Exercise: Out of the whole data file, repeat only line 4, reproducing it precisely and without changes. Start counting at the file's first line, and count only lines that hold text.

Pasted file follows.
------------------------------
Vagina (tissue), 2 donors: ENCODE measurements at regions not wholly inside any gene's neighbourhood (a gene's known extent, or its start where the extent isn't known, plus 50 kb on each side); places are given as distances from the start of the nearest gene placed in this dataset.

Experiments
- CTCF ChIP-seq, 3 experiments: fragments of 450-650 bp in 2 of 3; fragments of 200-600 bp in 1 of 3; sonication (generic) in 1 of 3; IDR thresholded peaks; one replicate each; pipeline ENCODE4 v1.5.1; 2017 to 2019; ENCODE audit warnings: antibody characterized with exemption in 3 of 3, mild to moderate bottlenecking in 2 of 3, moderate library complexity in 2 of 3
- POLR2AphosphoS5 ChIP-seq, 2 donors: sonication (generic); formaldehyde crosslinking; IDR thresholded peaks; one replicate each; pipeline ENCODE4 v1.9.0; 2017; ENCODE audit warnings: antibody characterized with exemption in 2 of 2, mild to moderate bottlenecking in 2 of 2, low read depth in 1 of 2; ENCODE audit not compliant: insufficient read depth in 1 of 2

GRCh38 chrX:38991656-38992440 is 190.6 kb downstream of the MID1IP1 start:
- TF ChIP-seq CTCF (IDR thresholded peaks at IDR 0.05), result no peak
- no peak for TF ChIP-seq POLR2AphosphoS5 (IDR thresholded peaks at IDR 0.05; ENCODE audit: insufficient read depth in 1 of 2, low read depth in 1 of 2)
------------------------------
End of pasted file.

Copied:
- POLR2AphosphoS5 ChIP-seq, 2 donors: sonication (generic); formaldehyde crosslinking; IDR thresholded peaks; one replicate each; pipeline ENCODE4 v1.9.0; 2017; ENCODE audit warnings: antibody characterized with exemption in 2 of 2, mild to moderate bottlenecking in 2 of 2, low read depth in 1 of 2; ENCODE audit not compliant: insufficient read depth in 1 of 2